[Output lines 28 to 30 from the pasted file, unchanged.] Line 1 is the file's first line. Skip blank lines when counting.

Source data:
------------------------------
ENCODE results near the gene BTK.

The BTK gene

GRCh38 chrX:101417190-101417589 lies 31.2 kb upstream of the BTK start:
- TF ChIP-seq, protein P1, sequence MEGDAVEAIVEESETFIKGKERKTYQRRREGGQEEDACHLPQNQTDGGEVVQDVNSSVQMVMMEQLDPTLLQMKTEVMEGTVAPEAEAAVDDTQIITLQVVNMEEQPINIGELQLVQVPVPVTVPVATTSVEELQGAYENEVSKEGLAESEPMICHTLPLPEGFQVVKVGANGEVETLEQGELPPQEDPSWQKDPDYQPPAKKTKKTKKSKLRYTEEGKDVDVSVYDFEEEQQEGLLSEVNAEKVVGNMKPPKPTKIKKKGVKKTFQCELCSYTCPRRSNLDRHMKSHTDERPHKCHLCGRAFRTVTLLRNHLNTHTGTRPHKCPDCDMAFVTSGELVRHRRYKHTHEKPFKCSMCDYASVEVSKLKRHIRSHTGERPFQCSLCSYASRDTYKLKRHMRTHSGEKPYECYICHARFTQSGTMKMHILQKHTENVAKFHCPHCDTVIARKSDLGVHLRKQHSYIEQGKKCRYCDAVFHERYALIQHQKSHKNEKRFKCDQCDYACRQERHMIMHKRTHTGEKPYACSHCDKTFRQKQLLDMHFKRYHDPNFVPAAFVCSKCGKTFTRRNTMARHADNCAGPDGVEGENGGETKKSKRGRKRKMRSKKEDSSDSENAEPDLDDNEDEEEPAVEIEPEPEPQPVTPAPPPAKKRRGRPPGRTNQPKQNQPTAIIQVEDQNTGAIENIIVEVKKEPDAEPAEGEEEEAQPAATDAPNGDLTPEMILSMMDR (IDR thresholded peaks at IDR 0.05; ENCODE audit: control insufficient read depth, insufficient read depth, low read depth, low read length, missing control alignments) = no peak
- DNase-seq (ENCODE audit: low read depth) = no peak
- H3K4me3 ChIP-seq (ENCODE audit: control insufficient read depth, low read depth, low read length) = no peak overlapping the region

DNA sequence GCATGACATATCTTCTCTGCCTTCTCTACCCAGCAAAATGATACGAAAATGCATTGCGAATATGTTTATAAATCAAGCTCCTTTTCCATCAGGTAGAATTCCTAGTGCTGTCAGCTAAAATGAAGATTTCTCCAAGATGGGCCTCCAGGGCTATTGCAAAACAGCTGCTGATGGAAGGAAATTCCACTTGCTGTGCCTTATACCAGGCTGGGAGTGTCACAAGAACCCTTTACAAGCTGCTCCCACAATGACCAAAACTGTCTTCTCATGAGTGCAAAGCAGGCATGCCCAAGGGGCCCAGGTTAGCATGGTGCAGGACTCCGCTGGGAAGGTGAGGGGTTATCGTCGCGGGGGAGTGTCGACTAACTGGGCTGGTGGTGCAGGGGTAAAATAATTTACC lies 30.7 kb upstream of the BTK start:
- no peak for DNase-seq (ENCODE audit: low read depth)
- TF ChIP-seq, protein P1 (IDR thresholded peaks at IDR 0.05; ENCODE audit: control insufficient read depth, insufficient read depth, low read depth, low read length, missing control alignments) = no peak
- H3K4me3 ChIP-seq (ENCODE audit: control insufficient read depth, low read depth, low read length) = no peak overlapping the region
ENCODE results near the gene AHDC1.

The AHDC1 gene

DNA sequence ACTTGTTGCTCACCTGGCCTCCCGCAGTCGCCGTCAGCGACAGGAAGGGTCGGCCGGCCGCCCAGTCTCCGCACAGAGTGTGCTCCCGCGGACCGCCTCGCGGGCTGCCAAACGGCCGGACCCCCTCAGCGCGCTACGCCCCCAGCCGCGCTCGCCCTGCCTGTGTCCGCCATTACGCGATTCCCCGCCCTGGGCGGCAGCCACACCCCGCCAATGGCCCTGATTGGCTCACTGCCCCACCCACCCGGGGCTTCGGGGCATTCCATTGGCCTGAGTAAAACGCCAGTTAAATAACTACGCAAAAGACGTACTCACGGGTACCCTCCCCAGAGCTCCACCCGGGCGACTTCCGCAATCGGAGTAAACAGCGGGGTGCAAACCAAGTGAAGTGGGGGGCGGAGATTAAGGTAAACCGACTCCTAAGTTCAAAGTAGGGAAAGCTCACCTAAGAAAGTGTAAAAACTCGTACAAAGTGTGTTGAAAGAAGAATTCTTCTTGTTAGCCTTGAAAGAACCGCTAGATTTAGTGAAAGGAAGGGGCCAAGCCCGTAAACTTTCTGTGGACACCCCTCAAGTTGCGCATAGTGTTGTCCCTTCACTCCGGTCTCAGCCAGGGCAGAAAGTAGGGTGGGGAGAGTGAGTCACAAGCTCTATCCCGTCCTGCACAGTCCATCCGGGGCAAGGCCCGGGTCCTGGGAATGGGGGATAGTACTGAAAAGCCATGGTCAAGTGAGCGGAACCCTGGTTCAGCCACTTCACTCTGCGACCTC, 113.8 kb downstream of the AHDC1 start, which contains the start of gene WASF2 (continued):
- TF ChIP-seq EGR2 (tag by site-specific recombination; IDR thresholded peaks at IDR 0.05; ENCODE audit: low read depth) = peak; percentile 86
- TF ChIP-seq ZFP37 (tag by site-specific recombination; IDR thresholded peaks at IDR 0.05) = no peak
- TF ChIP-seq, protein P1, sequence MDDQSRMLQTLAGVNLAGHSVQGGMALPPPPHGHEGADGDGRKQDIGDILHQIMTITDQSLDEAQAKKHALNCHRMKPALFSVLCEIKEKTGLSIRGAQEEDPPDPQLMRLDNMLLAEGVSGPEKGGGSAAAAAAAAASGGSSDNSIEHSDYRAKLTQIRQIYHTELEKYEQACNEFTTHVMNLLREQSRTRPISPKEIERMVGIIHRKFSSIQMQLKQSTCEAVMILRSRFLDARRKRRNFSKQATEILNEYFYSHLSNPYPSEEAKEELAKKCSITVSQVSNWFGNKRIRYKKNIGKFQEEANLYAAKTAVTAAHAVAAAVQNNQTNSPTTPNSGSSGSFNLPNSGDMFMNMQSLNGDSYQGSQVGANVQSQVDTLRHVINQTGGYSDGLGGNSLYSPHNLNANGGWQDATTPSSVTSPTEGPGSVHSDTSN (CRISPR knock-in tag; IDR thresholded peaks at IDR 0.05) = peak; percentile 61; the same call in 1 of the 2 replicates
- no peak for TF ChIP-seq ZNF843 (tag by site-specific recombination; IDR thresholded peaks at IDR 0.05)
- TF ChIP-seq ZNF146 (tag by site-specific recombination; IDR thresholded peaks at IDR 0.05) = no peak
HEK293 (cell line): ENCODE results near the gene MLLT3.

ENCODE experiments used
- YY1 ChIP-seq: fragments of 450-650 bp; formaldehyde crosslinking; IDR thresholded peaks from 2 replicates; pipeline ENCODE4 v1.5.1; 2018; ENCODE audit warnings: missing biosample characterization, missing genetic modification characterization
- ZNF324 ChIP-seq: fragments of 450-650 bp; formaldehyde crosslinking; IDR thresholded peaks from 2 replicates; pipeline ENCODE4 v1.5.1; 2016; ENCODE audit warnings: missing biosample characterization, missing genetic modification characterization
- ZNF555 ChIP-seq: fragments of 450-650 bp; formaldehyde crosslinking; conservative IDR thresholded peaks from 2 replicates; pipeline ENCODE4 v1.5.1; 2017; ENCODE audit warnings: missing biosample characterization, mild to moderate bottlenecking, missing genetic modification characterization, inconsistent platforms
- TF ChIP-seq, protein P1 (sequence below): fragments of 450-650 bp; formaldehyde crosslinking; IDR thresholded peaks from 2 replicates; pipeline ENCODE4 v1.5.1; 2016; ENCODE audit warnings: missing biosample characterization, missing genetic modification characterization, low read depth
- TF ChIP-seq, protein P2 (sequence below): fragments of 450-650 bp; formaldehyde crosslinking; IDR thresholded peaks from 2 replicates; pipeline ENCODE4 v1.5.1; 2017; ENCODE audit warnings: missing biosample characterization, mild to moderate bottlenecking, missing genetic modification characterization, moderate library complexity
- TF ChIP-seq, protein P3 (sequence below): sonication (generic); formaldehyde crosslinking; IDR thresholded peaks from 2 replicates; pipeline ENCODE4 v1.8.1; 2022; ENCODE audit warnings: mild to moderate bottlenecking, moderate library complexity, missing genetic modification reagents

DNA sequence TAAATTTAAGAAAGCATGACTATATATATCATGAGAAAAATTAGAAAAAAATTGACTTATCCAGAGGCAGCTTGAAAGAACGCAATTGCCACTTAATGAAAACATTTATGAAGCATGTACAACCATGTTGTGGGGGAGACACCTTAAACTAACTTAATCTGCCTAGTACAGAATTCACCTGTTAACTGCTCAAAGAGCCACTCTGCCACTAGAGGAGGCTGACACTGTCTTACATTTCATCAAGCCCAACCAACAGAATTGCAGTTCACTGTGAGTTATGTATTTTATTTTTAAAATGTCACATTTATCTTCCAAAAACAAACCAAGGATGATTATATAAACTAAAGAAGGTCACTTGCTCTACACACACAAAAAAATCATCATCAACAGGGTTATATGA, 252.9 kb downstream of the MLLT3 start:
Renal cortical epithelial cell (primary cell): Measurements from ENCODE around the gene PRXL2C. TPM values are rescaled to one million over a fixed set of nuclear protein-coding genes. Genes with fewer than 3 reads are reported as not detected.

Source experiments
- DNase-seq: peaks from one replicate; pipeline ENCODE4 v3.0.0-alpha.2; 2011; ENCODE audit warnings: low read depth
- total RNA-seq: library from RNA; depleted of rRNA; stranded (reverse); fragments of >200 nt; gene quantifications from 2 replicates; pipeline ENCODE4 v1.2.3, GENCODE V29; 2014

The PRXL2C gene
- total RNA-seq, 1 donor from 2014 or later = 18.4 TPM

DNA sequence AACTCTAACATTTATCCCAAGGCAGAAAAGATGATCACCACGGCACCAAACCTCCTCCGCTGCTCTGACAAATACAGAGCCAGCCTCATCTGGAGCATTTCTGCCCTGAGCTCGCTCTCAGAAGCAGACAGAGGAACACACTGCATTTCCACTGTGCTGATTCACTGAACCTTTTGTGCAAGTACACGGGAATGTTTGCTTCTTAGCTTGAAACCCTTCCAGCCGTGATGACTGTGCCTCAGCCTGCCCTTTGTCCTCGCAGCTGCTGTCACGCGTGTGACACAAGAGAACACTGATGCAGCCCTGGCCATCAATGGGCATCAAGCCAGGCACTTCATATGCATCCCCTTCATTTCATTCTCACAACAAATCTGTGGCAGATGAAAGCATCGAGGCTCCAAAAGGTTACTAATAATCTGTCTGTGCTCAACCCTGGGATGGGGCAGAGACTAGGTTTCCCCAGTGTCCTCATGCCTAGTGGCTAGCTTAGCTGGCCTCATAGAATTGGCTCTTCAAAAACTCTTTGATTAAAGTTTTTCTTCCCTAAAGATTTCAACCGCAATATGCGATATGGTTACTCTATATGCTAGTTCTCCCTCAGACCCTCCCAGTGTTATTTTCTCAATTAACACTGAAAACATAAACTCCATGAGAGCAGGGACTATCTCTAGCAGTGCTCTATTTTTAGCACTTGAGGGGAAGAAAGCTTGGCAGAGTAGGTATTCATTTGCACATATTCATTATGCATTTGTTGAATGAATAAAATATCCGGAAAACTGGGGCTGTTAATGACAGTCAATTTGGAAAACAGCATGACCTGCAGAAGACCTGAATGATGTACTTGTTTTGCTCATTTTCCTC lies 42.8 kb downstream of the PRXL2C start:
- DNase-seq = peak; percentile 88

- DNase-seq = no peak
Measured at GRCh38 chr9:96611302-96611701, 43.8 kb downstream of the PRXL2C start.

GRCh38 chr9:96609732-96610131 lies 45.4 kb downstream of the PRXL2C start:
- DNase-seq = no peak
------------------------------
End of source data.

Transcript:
Renal cortical epithelial cell (primary cell): Measurements from ENCODE around the gene PRXL2C. TPM values are rescaled to one million over a fixed set of nuclear protein-coding genes. Genes with fewer than 3 reads are reported as not detected.

Source experiments
- DNase-seq: peaks from one replicate; pipeline ENCODE4 v3.0.0-alpha.2; 2011; ENCODE audit warnings: low read depth